3 Ridiculous Political Debates with Obvious Answers

Here are some obvious points to make about utterly ridiculous political arguments that I still occasionally hear. No thinking person should make these arguments if they at all value logic in decision making (So this doesn’t apply to most actual politicians). If you are making any of the arguments addressed here, stop immediately and either rethink your position, or come up with better talking points if you can think of any.

1) “Women should not be allowed in combat roles.”

If women can perform up to objectively set and implemented standards associated with military special combat roles (SEAL, Army Ranger, etc.), then there is no rational argument for not allowing women in combat roles.

The usual suspect explanations:

Unit cohesion: Yes! The ooold standby. Didn’t work for gays, let’s try it again with women! It’s obvious that men will lose all control and military discipline if placed next to qualified soldiers of the opposite gender in combat situations. Either their masculine instincts to protect women (much stronger than the instinct to LIVE which they’ve already overcome by placing themselves in harm’s way), or their animal instincts to rape them will take over and the battlefield will be reduced to a heroically bloody non-consensual orgy. Because our soldiers lack the discipline to follow orders and do their jobs in high stress challenging environments, obviously. This is sarcasm, of course, but if it’s actually true, how about we trade up for better soldiers.

Menstrual cycles (or other physiological bullshit excuses). Everyone knows that women become utterly useless and incapable of doing anything but being totally insane for 1 week out of each month; in a combat situations a woman would be reduced to a twitching pile of nerves and get everyone killed. Also, the 60 to 80 pounds of tampons necessary for the average woman to properly see to her monthly needs is far too much extra weight to be practical in a combat situation. Also, women’s menstrual blood can attract bears, which lowers combat readiness. Science.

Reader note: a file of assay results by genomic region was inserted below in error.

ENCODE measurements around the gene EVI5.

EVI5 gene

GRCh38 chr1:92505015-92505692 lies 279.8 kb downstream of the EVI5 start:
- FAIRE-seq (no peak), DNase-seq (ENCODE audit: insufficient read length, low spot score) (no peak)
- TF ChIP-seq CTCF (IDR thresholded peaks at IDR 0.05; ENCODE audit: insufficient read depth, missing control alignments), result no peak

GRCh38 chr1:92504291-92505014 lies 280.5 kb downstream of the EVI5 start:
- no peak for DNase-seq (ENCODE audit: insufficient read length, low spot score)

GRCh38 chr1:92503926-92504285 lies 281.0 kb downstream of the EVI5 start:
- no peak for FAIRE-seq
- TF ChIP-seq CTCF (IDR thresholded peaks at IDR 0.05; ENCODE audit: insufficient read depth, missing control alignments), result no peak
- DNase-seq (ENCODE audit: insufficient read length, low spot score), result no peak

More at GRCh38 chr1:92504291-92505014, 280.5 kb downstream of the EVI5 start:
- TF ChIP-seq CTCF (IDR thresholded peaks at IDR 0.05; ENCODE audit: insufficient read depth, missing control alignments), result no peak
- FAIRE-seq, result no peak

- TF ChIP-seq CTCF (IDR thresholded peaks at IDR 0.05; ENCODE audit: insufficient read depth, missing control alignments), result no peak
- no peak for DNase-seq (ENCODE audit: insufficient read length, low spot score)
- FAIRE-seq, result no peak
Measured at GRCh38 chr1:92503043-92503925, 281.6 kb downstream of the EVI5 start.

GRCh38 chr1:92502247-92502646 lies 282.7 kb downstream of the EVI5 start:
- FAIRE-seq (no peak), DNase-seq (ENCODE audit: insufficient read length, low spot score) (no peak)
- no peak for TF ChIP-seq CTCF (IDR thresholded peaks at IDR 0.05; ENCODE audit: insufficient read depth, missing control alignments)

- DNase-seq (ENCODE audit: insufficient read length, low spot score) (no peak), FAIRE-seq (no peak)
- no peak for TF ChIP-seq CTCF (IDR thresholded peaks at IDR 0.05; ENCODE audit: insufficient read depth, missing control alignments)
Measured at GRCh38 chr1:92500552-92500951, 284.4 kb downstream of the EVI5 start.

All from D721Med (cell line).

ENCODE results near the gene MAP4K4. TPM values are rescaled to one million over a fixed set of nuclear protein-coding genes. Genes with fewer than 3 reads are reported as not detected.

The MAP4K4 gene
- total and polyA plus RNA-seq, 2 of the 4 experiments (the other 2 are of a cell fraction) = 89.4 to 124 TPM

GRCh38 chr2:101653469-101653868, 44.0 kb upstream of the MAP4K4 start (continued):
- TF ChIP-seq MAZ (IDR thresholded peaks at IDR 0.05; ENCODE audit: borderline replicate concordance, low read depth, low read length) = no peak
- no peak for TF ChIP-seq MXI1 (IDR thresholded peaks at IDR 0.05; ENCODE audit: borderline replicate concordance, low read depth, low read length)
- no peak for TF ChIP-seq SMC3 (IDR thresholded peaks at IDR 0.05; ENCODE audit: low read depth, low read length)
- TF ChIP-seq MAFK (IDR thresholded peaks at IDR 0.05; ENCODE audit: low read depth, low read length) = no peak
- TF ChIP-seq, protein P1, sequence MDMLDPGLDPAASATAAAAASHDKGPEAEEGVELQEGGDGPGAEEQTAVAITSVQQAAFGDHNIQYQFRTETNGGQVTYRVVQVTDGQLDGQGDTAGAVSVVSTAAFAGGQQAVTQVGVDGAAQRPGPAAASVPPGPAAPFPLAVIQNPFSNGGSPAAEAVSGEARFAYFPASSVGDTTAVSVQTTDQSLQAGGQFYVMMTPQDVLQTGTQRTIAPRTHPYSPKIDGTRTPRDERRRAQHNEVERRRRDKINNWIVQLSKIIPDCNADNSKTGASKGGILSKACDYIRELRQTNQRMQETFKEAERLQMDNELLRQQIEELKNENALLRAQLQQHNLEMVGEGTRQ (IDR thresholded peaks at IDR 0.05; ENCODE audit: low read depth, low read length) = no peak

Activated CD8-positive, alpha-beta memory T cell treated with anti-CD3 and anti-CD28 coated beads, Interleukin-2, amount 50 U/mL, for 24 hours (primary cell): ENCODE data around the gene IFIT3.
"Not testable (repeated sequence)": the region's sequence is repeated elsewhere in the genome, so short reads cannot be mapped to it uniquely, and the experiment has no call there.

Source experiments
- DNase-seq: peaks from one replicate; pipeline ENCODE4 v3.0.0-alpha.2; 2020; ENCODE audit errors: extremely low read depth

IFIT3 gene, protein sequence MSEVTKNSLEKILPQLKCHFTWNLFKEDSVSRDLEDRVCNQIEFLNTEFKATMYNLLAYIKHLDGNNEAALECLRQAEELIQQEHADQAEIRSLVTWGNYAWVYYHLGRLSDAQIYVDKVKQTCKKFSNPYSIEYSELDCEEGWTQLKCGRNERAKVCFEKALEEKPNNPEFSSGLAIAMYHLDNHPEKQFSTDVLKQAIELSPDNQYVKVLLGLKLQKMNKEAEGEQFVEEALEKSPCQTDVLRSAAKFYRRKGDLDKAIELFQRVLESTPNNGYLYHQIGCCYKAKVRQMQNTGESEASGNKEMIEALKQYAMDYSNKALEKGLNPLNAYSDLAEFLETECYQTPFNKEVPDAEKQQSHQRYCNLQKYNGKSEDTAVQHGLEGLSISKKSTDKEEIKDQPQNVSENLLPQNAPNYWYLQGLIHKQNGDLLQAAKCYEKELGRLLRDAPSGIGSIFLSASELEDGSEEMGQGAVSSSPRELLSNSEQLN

They’re not needed. Men are already doing that job well enough. Why do we need women as well? It’s good to know that not “needing” someone in a particular role is now good enough reason to deny them equality in these United States. That’s progress. At its essence, this is an argument that sexists make when they realize they don’t have a leg to stand on, but desperately don’t want to back down. It’s one of the more offensive arguments for that reason; it doesn’t even have the pretense of a logical basis. It’s just mean.

2) “Marijuana should not be legalized.”

Considering the effects on the body and mind of marijuana and alcohol respectively, there is no rational argument for why marijuana should be illegal (some states are coming around to the logic of this one).

The usual suspect explanations:

Gateway Drug! Marijuana is a gateway drug and leads to other drug use. The sole distinction between marijuana and alcohol as potential “gateway drugs” is the fact that one is illegal. When people make this argument, they are claiming that doing one illegal thing can lead you to do other illegal things because your Criminal Activity Acceptability Threshold (CAAT) has lowered. Agree or disagree, this argument is a moot point when arguing legalization. There is nothing inherently more gateway-ey about marijuana than there is about alcohol. Only the stigma attached to the drug because of its illegal status makes it a potential portal to delinquency in the eyes of legalization detractors. And this is coming from a non-enthusiast, by the way. Not a fan of the stuff personally.